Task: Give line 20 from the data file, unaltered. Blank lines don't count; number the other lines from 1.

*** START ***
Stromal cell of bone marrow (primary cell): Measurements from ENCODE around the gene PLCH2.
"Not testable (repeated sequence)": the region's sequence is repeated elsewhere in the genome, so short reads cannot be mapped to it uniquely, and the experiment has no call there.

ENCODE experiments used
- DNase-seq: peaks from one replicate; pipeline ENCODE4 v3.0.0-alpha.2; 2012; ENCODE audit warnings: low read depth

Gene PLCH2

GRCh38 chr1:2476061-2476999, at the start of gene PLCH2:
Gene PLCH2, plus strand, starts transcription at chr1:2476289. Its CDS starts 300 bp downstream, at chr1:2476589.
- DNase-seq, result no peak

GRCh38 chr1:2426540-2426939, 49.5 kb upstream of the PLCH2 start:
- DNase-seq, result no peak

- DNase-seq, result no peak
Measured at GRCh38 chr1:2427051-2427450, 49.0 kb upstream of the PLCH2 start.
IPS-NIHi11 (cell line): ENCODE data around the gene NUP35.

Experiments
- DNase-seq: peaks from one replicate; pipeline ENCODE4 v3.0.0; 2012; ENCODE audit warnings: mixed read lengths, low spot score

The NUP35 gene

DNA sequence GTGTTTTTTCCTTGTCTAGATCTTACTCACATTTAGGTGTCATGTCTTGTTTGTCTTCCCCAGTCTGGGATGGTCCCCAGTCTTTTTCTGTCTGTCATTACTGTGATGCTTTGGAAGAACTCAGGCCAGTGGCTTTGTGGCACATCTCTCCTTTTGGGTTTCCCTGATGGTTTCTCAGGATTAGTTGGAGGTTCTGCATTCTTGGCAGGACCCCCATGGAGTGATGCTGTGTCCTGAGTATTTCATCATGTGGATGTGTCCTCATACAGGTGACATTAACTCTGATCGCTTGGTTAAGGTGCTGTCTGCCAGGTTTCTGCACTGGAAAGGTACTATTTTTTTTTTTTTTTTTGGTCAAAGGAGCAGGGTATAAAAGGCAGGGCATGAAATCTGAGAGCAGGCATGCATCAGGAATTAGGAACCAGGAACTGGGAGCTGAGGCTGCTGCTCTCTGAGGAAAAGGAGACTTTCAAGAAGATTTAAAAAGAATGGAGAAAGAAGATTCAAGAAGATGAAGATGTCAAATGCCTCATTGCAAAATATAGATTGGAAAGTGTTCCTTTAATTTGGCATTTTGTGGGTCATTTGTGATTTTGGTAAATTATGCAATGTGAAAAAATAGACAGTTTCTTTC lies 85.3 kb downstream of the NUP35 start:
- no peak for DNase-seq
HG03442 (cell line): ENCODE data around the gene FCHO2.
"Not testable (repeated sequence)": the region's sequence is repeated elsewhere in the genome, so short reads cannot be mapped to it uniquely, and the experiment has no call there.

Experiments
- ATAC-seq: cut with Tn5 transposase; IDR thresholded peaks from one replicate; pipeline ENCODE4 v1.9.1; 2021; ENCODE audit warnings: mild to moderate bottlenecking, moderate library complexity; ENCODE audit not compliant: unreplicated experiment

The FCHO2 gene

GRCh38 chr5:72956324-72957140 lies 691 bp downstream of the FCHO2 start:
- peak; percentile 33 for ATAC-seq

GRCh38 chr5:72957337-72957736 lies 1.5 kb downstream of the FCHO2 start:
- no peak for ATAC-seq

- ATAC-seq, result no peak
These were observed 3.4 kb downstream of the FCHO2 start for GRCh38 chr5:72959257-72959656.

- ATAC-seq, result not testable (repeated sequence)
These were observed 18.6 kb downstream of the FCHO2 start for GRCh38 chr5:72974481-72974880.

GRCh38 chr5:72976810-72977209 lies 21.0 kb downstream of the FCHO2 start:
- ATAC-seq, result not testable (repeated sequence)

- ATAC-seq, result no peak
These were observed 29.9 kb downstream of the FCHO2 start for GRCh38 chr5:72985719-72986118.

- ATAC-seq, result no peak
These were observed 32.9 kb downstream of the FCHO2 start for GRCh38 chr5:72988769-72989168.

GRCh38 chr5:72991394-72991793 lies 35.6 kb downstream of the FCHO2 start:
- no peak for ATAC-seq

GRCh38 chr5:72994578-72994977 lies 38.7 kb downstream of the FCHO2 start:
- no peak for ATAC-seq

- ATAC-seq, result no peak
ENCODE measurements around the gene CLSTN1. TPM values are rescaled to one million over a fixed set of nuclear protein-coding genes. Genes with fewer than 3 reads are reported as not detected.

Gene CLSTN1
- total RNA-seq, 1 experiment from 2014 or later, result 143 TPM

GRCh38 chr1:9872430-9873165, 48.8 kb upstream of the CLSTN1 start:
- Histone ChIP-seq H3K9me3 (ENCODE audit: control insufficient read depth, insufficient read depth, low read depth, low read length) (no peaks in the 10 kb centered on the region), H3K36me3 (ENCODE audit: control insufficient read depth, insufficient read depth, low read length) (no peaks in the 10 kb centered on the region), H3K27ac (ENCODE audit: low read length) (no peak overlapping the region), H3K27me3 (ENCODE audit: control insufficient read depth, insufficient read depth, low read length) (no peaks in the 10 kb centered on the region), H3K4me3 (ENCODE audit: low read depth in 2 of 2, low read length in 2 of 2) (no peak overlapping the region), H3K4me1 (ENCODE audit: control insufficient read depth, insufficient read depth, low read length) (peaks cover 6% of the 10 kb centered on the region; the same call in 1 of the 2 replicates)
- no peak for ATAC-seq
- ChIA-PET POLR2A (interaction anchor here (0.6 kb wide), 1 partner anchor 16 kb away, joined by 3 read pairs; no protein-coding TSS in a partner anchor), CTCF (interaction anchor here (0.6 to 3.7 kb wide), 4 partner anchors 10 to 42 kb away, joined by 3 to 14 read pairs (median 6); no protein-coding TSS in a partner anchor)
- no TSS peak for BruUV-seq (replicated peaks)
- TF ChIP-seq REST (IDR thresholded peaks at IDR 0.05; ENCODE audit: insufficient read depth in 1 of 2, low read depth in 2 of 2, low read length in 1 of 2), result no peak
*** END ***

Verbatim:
"Not testable (repeated sequence)": the region's sequence is repeated elsewhere in the genome, so short reads cannot be mapped to it uniquely, and the experiment has no call there.